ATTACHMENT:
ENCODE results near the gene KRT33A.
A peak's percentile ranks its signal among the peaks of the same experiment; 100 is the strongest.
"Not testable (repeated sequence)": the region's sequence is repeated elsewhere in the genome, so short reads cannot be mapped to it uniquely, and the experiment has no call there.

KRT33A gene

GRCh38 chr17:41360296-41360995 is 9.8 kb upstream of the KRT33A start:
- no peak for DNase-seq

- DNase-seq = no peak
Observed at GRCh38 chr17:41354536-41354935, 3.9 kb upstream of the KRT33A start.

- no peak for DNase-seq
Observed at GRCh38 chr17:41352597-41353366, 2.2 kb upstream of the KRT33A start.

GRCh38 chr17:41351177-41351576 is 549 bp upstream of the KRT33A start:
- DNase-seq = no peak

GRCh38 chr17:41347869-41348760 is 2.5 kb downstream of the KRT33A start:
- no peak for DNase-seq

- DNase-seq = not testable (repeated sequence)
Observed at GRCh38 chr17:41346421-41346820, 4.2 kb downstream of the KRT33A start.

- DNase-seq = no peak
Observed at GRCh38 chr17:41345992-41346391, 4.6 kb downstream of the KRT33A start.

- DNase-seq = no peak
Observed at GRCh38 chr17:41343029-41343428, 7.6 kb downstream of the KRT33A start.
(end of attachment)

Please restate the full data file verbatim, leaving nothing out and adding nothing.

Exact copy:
ENCODE results near the gene KRT33A.
A peak's percentile ranks its signal among the peaks of the same experiment; 100 is the strongest.
"Not testable (repeated sequence)": the region's sequence is repeated elsewhere in the genome, so short reads cannot be mapped to it uniquely, and the experiment has no call there.

KRT33A gene

GRCh38 chr17:41360296-41360995 is 9.8 kb upstream of the KRT33A start:
- no peak for DNase-seq

- DNase-seq = no peak
Observed at GRCh38 chr17:41354536-41354935, 3.9 kb upstream of the KRT33A start.

- no peak for DNase-seq
Observed at GRCh38 chr17:41352597-41353366, 2.2 kb upstream of the KRT33A start.

GRCh38 chr17:41351177-41351576 is 549 bp upstream of the KRT33A start:
- DNase-seq = no peak

GRCh38 chr17:41347869-41348760 is 2.5 kb downstream of the KRT33A start:
- no peak for DNase-seq

- DNase-seq = not testable (repeated sequence)
Observed at GRCh38 chr17:41346421-41346820, 4.2 kb downstream of the KRT33A start.

- DNase-seq = no peak
Observed at GRCh38 chr17:41345992-41346391, 4.6 kb downstream of the KRT33A start.

- DNase-seq = no peak
Observed at GRCh38 chr17:41343029-41343428, 7.6 kb downstream of the KRT33A start.